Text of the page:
Eight alternate black and white vanes reside within a glass sphere at the top of the pyrometer (also called heliometer); difference in solar absorption between vanes cause difference in electrical conductivity; low strength electrical signal transmitted to the Solar Radiation Recorder where electrical signals are amplified and integrated in the weather station. Stronger signals indicate more intense solar radiation and vice versa. It is important that the device be mounted perfectly flat to optimize the sensor’s 180-degree field of view towards the sky.
In order to attain the proper directional and spectral characteristics, the pyranometer’s main components are:
- A thermopile sensor with a black coating. This sensor absorbs all solar radiation, has a flat spectrum covering the 300 to 50,000 nanometer range, and has a near-perfect cosine response. A thermopile is simply an electronic device that converts thermal energy into electrical energy.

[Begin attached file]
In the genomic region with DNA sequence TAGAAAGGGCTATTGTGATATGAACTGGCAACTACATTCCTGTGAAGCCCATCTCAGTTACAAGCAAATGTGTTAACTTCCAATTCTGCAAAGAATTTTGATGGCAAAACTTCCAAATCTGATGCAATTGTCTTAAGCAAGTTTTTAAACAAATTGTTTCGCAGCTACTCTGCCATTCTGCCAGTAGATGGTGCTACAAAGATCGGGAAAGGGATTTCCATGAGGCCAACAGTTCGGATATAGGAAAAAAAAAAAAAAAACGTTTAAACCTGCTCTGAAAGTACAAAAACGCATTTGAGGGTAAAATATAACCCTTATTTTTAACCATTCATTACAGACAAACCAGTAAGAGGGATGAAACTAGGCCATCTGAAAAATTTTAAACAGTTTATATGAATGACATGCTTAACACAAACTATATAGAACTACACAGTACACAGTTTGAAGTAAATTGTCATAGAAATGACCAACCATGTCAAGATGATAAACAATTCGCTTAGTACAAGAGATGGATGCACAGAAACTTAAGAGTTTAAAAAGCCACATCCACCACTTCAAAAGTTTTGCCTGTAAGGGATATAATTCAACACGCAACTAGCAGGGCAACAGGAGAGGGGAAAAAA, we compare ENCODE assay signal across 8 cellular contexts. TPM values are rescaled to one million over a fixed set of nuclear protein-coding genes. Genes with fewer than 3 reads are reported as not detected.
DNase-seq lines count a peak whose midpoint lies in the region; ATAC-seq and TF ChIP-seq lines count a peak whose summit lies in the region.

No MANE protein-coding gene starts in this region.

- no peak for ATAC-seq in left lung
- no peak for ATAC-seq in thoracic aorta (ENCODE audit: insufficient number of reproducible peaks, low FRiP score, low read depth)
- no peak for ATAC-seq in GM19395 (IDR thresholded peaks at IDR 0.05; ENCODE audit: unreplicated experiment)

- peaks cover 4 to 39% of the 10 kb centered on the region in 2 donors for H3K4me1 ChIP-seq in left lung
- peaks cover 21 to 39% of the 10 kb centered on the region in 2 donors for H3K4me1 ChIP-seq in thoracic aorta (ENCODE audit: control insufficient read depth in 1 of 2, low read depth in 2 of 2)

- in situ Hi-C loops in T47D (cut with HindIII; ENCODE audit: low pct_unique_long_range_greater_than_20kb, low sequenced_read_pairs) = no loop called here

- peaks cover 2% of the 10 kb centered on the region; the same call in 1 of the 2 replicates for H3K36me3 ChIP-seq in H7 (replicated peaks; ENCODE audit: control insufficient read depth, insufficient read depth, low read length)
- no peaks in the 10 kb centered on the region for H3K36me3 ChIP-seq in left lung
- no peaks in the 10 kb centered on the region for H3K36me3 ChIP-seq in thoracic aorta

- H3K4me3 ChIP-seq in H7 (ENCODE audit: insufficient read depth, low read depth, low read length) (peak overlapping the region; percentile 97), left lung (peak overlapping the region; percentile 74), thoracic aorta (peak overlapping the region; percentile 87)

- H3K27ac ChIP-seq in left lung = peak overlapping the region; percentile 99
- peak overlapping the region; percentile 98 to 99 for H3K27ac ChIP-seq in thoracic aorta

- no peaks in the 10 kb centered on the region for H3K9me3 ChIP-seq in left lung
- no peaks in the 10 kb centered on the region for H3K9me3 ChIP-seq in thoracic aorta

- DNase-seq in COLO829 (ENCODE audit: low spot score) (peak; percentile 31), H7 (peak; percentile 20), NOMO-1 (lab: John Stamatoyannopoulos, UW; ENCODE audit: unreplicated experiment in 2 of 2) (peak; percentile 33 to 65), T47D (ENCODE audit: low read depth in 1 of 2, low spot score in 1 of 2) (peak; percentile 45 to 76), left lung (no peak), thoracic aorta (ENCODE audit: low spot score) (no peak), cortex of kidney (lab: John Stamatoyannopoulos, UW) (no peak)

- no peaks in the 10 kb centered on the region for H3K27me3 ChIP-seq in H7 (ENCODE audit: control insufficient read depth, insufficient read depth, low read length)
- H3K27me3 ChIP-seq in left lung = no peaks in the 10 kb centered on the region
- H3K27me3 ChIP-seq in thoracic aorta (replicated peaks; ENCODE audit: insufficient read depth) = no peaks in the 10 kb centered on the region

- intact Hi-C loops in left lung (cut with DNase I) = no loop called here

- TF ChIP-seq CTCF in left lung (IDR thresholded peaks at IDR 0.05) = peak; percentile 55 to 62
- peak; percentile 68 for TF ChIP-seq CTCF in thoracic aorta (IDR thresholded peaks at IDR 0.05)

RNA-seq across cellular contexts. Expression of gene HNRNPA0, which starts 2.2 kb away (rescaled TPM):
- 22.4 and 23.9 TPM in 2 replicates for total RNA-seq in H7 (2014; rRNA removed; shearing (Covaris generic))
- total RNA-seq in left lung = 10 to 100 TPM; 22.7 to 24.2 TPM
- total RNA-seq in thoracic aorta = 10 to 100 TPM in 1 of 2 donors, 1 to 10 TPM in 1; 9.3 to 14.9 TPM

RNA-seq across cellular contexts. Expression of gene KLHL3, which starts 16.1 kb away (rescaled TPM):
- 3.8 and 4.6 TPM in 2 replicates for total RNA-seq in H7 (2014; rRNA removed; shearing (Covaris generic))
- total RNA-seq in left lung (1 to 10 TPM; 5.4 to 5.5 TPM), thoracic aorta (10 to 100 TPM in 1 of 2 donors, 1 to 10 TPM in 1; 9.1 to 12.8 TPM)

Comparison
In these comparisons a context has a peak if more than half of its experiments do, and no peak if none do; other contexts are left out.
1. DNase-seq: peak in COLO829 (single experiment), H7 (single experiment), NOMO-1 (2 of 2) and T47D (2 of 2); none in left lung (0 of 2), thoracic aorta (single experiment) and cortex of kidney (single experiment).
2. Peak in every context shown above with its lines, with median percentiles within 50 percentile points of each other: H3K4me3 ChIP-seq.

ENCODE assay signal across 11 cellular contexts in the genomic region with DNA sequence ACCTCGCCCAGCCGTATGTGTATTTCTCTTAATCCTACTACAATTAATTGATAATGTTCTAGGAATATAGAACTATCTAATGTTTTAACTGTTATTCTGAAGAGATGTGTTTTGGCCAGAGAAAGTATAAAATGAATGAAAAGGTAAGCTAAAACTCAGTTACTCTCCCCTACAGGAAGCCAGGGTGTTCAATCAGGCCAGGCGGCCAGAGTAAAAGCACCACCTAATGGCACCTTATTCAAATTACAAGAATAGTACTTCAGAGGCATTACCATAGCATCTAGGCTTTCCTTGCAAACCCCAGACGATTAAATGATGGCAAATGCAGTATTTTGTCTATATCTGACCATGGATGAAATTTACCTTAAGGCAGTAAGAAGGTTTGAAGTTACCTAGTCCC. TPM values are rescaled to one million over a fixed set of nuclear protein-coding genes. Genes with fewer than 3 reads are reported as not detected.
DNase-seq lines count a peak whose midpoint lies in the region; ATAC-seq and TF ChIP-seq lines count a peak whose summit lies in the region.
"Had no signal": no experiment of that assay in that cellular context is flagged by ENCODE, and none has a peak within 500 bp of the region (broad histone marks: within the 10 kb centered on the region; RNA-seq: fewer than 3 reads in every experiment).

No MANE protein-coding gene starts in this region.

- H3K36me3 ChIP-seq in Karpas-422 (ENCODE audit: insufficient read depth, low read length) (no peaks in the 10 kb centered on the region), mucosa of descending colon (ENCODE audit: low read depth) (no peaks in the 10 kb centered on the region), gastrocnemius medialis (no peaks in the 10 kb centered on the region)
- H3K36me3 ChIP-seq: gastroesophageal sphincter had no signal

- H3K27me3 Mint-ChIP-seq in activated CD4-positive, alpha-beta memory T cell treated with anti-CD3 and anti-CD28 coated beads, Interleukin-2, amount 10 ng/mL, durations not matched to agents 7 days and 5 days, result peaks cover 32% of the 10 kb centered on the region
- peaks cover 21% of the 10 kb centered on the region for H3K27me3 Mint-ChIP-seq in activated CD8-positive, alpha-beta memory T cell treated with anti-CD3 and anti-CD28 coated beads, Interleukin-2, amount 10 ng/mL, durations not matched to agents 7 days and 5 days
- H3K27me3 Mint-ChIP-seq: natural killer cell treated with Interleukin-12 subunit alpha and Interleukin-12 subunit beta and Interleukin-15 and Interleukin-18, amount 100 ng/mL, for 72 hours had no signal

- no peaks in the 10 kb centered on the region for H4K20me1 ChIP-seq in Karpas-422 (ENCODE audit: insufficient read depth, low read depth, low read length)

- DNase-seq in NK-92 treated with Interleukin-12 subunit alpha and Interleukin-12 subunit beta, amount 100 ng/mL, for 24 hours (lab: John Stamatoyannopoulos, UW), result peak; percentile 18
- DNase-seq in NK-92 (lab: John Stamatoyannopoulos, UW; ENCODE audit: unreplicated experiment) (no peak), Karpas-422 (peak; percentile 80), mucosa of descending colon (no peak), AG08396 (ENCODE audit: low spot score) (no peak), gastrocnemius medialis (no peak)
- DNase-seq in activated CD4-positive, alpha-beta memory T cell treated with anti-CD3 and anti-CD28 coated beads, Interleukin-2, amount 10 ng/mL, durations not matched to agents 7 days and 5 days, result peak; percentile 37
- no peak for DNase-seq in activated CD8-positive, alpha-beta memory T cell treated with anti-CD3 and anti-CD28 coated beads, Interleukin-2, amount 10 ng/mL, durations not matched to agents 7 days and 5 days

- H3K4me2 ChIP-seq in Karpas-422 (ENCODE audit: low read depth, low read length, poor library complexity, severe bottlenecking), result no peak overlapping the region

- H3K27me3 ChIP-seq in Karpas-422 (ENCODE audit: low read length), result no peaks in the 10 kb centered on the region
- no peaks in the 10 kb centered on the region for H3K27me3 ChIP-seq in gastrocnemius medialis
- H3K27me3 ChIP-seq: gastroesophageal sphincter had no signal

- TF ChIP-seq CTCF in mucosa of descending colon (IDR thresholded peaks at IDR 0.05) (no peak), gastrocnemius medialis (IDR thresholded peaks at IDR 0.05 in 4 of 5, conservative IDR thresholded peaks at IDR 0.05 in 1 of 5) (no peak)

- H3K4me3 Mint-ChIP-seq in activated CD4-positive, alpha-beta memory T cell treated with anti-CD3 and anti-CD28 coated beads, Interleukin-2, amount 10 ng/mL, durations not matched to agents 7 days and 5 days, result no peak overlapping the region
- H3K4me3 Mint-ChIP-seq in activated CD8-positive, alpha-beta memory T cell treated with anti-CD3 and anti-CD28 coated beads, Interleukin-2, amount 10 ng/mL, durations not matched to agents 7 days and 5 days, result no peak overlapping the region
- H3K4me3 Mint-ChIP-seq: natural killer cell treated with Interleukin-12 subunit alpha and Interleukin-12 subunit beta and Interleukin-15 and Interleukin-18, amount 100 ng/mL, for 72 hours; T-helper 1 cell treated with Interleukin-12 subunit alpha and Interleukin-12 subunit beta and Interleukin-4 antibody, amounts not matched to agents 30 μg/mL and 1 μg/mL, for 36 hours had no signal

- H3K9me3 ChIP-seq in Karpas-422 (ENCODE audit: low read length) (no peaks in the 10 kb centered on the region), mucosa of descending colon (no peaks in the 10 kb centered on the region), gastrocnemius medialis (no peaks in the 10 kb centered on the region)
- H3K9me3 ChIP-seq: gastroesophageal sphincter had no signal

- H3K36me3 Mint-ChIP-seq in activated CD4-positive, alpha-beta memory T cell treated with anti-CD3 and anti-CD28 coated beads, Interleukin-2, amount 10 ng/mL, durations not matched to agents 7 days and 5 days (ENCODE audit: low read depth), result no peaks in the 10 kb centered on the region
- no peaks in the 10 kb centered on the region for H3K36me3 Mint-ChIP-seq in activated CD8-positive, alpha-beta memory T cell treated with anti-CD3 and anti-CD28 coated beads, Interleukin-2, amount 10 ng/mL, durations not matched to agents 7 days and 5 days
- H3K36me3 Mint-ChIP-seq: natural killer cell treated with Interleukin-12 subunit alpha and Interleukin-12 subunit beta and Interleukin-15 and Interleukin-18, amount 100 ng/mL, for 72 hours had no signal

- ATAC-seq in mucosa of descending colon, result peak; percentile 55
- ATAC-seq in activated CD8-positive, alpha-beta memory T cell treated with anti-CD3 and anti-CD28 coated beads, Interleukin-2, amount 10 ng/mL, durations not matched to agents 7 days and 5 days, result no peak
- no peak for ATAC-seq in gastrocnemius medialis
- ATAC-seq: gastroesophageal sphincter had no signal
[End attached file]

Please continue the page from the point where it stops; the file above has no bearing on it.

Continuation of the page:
- The glass dome that covers the black and white vanes acts to limit the spectral response from 300 to 2,800 nanometers (cutting off the part above 2,800 nm), while preserving the 180 degrees field of view. Another function of the dome is that it shields the thermopile sensor from convection and bird feces.
The black coating on the thermopile sensor absorbs the solar radiation. This radiation is converted to heat. The heat flows through the sensor to the pyranometer housing. The thermopile sensor generates a voltage output signal that is proportional to the solar radiation.
~ Steve Woodruff and Devin Lussier